Speaking at a business conference in the western city of Poznań, the Polish prime minister said his government's well-designed efforts were "attracting people from abroad."
“What gives me particular joy is that, over the past three years, 300,000 people have returned to Poland, that we have reversed the trend of the last 30 years,” he told the Impact ‘21 conference, which examined how the country has developed in recent years amid challenges including the coronavirus crisis.
Reflecting on the challenges of recent months, Morawiecki said that the COVID-19 pandemic showed how "the market isn't the answer" to all problems.
“Even the toughest competitors were collapsing, firms were going under and unemployment soared,” he said, as quoted by public broadcaster Polish Radio’s IAR news agency.
“Whole industries remain in dire straits, such as airlines, tourism and the food service sector,” he added.
'Mix of market and agile state'
He argued that “what can help us out of this predicament is not the liberal doctrine, but a mix of the market and an agile state ... a state which is able to create the best framework for doing business, which attracts people from abroad."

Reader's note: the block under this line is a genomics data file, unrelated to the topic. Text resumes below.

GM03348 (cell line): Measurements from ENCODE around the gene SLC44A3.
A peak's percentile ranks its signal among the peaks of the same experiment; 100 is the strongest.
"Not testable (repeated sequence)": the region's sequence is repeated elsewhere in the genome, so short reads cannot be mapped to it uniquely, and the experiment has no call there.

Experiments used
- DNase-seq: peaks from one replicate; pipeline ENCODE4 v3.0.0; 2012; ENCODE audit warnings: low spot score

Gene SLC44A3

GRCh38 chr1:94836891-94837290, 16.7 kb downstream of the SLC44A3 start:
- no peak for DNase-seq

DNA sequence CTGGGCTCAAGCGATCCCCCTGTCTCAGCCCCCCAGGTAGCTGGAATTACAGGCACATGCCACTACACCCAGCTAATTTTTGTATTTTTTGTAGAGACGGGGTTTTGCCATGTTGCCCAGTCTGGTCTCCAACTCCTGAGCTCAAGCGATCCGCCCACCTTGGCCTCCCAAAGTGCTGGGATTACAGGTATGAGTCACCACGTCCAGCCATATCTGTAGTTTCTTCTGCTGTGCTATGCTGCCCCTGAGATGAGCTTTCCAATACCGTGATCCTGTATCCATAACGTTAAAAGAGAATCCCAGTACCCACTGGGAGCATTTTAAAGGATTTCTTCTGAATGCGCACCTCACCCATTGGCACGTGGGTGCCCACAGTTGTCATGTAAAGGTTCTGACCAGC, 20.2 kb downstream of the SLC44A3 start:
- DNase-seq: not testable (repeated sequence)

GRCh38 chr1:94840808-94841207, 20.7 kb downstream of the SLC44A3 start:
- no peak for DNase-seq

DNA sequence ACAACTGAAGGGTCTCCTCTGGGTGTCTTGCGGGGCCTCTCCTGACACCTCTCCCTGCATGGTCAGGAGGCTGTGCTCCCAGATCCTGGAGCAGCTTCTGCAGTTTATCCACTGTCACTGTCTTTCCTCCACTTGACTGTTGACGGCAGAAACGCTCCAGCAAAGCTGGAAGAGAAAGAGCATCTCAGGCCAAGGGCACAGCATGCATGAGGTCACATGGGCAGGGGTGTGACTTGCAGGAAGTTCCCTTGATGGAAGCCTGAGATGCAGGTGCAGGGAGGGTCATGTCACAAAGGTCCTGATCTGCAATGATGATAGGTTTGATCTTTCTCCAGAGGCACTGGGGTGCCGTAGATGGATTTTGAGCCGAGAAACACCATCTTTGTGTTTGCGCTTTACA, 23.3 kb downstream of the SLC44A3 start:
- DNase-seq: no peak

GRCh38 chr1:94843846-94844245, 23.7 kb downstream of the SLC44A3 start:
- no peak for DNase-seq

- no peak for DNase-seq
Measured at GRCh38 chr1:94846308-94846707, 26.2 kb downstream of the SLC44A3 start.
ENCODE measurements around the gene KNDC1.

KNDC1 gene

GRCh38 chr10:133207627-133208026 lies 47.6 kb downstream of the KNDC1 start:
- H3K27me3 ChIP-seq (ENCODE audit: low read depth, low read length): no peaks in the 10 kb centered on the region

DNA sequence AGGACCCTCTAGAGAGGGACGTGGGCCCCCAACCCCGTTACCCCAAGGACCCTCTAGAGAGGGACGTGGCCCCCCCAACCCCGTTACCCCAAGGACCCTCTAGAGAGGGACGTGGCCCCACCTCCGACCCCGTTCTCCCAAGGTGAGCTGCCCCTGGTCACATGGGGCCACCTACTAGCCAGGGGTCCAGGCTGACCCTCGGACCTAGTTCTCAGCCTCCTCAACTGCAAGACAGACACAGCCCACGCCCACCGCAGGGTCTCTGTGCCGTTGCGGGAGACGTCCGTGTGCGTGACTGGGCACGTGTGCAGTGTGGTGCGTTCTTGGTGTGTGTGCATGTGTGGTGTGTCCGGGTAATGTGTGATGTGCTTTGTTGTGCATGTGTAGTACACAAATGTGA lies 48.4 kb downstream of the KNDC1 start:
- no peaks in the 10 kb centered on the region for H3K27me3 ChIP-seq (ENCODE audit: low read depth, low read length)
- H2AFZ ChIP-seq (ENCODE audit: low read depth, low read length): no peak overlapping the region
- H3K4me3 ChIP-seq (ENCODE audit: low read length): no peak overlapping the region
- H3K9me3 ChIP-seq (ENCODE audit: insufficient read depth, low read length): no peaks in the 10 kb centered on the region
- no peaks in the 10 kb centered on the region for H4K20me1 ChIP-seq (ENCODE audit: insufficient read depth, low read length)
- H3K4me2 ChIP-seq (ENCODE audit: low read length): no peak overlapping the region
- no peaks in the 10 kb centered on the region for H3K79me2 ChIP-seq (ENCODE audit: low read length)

Morawiecki also told the conference that at the heart of Poland’s success story was an ability to improve the performance of state institutions, notably those responsible for collecting vale-added tax (VAT), the state PAP news agency reported.
“The gigantic hole in the proceeds from VAT has largely been plugged, but not entirely and there is still a long road ahead of us,” he cautioned.
Morawiecki said that stable public finances were a prerequisite for economic growth and in this aspect, “Western countries still serve as our benchmark,” he told the gathering.
For now, Poland has performed well, he added, and, as a result, it was "now better able to emerge from the crisis and search for routes into the future."
Impact ‘21 is a two-day Polish conference that brings together some 400 policy practitioners, business people and experts, providing a forum for discussions at the intersection of business, politics, science and modern technology, organisers said.
Source: IAR, PAP